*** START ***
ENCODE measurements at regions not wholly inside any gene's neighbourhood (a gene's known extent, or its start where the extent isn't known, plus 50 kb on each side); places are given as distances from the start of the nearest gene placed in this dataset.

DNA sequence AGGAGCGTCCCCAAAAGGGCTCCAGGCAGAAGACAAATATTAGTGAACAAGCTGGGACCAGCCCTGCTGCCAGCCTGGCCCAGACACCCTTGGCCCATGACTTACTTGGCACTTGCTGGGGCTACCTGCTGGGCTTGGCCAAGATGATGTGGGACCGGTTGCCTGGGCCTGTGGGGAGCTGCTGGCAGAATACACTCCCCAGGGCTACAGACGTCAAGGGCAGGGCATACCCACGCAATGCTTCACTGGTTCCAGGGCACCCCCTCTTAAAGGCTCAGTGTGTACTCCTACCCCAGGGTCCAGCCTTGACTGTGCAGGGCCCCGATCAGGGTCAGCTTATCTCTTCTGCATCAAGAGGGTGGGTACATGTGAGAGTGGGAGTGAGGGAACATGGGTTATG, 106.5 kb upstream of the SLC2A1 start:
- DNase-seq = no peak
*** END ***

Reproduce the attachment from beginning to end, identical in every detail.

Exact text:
ENCODE measurements at regions not wholly inside any gene's neighbourhood (a gene's known extent, or its start where the extent isn't known, plus 50 kb on each side); places are given as distances from the start of the nearest gene placed in this dataset.

DNA sequence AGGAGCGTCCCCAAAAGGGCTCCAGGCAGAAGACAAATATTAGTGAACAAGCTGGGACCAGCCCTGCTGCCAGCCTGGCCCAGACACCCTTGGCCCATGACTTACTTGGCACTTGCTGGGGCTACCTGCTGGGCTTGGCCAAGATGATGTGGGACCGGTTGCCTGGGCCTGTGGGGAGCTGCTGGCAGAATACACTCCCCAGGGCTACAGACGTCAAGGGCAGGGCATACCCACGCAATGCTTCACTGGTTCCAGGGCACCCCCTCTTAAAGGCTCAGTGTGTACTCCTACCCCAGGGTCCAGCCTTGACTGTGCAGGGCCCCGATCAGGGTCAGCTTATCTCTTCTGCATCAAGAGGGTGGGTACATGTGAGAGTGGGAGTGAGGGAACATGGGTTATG, 106.5 kb upstream of the SLC2A1 start:
- DNase-seq = no peak